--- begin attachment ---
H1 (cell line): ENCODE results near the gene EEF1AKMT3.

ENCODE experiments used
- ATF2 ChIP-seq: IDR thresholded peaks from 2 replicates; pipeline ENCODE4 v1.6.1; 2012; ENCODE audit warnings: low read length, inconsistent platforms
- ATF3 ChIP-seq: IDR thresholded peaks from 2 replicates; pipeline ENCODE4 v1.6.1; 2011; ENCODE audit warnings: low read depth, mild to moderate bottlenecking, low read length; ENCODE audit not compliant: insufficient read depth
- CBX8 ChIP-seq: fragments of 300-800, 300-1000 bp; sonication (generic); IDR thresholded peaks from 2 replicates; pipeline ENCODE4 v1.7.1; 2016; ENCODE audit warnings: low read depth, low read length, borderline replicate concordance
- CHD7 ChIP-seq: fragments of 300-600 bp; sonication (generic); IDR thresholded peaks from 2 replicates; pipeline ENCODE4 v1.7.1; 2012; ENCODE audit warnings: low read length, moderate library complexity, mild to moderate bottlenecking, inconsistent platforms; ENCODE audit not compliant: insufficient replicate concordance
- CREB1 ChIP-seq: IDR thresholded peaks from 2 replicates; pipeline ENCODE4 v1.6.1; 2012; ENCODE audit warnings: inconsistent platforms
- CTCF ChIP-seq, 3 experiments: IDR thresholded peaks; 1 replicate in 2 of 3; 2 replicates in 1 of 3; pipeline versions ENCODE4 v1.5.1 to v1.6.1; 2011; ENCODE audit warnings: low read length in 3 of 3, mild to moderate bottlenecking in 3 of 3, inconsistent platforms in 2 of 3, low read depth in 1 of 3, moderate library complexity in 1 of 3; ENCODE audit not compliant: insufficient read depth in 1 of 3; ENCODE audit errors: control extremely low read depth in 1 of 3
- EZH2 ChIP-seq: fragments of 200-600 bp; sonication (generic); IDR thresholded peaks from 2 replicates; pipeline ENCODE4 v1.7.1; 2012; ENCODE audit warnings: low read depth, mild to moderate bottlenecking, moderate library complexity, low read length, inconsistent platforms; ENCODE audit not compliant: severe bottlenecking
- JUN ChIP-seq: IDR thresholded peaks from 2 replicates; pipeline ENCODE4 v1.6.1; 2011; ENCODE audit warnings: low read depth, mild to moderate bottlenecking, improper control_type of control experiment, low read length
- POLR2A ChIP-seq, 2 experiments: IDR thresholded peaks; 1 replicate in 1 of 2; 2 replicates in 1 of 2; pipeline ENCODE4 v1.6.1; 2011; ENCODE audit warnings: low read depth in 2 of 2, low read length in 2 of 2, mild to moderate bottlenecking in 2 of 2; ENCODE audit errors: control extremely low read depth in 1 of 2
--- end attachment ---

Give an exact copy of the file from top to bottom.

H1 (cell line): ENCODE results near the gene EEF1AKMT3.

ENCODE experiments used
- ATF2 ChIP-seq: IDR thresholded peaks from 2 replicates; pipeline ENCODE4 v1.6.1; 2012; ENCODE audit warnings: low read length, inconsistent platforms
- ATF3 ChIP-seq: IDR thresholded peaks from 2 replicates; pipeline ENCODE4 v1.6.1; 2011; ENCODE audit warnings: low read depth, mild to moderate bottlenecking, low read length; ENCODE audit not compliant: insufficient read depth
- CBX8 ChIP-seq: fragments of 300-800, 300-1000 bp; sonication (generic); IDR thresholded peaks from 2 replicates; pipeline ENCODE4 v1.7.1; 2016; ENCODE audit warnings: low read depth, low read length, borderline replicate concordance
- CHD7 ChIP-seq: fragments of 300-600 bp; sonication (generic); IDR thresholded peaks from 2 replicates; pipeline ENCODE4 v1.7.1; 2012; ENCODE audit warnings: low read length, moderate library complexity, mild to moderate bottlenecking, inconsistent platforms; ENCODE audit not compliant: insufficient replicate concordance
- CREB1 ChIP-seq: IDR thresholded peaks from 2 replicates; pipeline ENCODE4 v1.6.1; 2012; ENCODE audit warnings: inconsistent platforms
- CTCF ChIP-seq, 3 experiments: IDR thresholded peaks; 1 replicate in 2 of 3; 2 replicates in 1 of 3; pipeline versions ENCODE4 v1.5.1 to v1.6.1; 2011; ENCODE audit warnings: low read length in 3 of 3, mild to moderate bottlenecking in 3 of 3, inconsistent platforms in 2 of 3, low read depth in 1 of 3, moderate library complexity in 1 of 3; ENCODE audit not compliant: insufficient read depth in 1 of 3; ENCODE audit errors: control extremely low read depth in 1 of 3
- EZH2 ChIP-seq: fragments of 200-600 bp; sonication (generic); IDR thresholded peaks from 2 replicates; pipeline ENCODE4 v1.7.1; 2012; ENCODE audit warnings: low read depth, mild to moderate bottlenecking, moderate library complexity, low read length, inconsistent platforms; ENCODE audit not compliant: severe bottlenecking
- JUN ChIP-seq: IDR thresholded peaks from 2 replicates; pipeline ENCODE4 v1.6.1; 2011; ENCODE audit warnings: low read depth, mild to moderate bottlenecking, improper control_type of control experiment, low read length
- POLR2A ChIP-seq, 2 experiments: IDR thresholded peaks; 1 replicate in 1 of 2; 2 replicates in 1 of 2; pipeline ENCODE4 v1.6.1; 2011; ENCODE audit warnings: low read depth in 2 of 2, low read length in 2 of 2, mild to moderate bottlenecking in 2 of 2; ENCODE audit errors: control extremely low read depth in 1 of 2